At Surety Bonds Agent, we offer a full range of surety bonds nationwide through an extended carrier network. Continue below to learn more about Montana construction bonds. If you have additional questions or want to explore bonding solutions for your business, speak with one of our knowledgeable surety bond experts.

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FREE CONSTRUCTION BOND QUOTE

What Is a Montana Construction Bond?

Montana construction bonds serve the important purpose of protecting project owners against monetary damages experienced when a contractor violates regulatory or contractual requirements. The contractor is legally obligated to compensate the project owner or other injured party with a valid claim for a monetary loss caused by such violations. 

 

The contractors licensed by Montana at the state level do not have to purchase a bond as a condition for licensing. However, local contracting authorities that have their own licensing process may require a contractor license bond. 

Montana’s “Little Miller Act,” requires contractors to furnish project owners with performance bonds and payment bonds before they can enter into a contract for a state-funded construction project valued above a certain threshold amount. Although privately funded construction projects aren’t subject to the Little Miller Act, many private project owners are requiring performance and payment bonds, particularly for higher value projects. When selecting a contractor through competitive bidding, any project owner can require a bid bond from each bidder.

Other construction bonds that may be required in Montana include:

  • Maintenance bonds
  • Subdivision/site improvement bonds
  • Supply bonds
  • Solar decommissioning bonds
  • Right of Way bonds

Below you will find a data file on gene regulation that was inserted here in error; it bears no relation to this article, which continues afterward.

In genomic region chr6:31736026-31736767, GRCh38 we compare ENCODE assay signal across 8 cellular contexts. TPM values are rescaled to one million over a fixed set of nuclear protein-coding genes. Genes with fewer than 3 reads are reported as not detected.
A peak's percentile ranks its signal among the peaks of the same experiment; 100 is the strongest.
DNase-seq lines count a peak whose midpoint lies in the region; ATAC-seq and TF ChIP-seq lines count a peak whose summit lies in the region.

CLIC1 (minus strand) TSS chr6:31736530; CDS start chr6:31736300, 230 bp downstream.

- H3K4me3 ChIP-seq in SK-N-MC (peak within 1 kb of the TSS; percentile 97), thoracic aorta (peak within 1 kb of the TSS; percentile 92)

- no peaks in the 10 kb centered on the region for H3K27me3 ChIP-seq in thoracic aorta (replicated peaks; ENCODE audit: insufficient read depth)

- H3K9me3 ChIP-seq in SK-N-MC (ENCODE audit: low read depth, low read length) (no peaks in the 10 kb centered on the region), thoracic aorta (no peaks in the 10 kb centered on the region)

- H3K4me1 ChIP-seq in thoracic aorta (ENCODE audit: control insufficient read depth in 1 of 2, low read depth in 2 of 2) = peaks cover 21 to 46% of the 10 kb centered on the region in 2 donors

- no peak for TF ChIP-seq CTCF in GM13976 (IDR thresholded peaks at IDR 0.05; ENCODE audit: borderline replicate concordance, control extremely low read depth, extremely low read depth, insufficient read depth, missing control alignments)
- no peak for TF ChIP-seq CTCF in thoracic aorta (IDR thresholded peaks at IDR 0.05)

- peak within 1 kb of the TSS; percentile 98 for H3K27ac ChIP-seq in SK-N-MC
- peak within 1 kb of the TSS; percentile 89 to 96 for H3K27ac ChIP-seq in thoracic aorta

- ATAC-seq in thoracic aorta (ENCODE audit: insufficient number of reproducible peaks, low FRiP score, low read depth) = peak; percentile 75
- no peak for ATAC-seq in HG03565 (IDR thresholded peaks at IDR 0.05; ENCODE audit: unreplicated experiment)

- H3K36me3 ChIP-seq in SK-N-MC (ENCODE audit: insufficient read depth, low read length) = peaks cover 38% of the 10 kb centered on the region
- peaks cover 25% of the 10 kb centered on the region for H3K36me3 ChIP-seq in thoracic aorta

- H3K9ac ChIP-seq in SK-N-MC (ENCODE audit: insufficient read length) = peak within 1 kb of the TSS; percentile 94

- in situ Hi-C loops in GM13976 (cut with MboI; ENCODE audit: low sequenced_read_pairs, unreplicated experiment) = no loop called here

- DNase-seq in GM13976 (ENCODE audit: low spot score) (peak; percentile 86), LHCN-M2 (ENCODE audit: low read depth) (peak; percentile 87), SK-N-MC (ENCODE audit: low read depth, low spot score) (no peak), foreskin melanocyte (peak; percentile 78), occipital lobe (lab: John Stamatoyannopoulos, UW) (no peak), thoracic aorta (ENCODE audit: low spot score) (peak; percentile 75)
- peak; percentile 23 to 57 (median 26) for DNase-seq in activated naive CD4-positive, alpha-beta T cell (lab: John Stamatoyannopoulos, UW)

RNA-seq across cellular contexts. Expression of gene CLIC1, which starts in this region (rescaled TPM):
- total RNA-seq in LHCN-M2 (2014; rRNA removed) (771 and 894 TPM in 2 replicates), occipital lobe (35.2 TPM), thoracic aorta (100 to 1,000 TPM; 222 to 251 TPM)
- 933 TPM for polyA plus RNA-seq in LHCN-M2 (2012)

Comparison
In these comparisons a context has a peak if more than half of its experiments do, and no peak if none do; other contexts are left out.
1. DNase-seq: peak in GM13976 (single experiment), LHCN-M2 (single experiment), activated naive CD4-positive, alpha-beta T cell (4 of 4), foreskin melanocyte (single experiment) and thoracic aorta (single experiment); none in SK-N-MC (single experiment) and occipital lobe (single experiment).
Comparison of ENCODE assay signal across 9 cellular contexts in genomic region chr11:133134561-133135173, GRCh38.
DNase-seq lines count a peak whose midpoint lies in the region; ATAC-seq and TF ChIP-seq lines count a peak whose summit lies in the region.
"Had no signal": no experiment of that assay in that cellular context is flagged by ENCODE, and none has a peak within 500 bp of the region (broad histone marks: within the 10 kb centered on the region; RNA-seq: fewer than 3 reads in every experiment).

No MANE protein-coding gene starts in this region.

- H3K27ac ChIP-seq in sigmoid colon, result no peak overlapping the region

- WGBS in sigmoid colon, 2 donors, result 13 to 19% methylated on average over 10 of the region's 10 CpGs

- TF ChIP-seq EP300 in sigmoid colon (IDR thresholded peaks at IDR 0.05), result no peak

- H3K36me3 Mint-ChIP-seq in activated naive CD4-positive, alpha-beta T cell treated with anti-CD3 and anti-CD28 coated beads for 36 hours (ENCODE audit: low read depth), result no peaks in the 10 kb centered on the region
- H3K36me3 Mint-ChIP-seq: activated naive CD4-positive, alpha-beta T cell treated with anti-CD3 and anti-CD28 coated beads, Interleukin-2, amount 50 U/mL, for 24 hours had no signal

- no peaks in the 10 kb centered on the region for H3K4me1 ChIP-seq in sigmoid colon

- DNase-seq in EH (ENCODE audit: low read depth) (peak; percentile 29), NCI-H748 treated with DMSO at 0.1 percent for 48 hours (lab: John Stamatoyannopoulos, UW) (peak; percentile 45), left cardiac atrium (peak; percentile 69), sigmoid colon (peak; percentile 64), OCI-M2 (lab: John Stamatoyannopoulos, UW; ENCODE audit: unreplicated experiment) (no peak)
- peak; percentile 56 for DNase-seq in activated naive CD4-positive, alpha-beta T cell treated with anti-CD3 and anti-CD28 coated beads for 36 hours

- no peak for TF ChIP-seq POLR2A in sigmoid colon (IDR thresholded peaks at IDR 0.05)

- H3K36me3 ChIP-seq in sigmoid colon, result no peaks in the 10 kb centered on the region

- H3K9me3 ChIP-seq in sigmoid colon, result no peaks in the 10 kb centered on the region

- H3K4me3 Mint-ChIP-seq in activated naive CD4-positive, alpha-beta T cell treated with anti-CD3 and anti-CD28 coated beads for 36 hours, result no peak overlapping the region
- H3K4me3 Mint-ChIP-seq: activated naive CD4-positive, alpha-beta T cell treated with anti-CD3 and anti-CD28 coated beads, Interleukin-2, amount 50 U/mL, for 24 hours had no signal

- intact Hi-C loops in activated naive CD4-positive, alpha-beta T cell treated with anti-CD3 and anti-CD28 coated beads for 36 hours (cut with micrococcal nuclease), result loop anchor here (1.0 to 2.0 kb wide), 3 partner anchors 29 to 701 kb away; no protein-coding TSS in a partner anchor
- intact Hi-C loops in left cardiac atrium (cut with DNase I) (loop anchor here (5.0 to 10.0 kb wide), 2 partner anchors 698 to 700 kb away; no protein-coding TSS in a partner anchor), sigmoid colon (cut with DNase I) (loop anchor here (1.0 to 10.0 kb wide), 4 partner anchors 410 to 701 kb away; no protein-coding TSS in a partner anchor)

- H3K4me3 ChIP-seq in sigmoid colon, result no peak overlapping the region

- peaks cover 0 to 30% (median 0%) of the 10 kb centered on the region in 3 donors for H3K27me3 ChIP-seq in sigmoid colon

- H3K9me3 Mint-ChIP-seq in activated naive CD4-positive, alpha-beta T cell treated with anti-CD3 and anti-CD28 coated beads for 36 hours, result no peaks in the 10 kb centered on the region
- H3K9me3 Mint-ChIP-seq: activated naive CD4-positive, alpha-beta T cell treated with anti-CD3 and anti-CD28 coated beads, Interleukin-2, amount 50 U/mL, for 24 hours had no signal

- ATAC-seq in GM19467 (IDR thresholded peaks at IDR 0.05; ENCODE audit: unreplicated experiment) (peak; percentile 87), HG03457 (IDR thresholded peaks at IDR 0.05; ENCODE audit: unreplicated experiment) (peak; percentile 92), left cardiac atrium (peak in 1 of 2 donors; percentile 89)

The three parties to any construction bond are:

  • The government contracting authority or private project owner (known as the “obligee”),
  • The contractor (the bond’s “principal”), and 
  • The party guaranteeing the bond (called the “surety”).

The legal obligation to pay valid claims is exclusively the principal’s. But the surety guarantees that legitimate claims will be paid by agreeing to lend funds to the principal for that purpose. 

The process is relatively simple. The surety pays the claim on behalf of the principal, and the principal repays the resulting debt according to the surety’s credit terms. Not repaying the surety will most likely trigger legal debt recovery action.

The annual premium for a Montana construction bond is the product of multiplying the bond amount by the premium rate. The obligee establishes the bond amount, and the surety sets the premium rate through an underwriting risk assessment. The main risk to the surety is not being repaid for the credit extended in paying claims on the principal’s behalf. The surety measures that risk largely on the basis of the principal’s personal credit score. 

A high credit score means the risk to the surety is low, so the premium rate is low as well. A low credit score is a strong sign of higher risk, so the premium rate will be higher. 

The premium rate for a principal with good credit usually is in the range of 1% to 3%.

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Request a quote online or call today to speak with one of our surety bond experts about obtaining a Montana construction bond.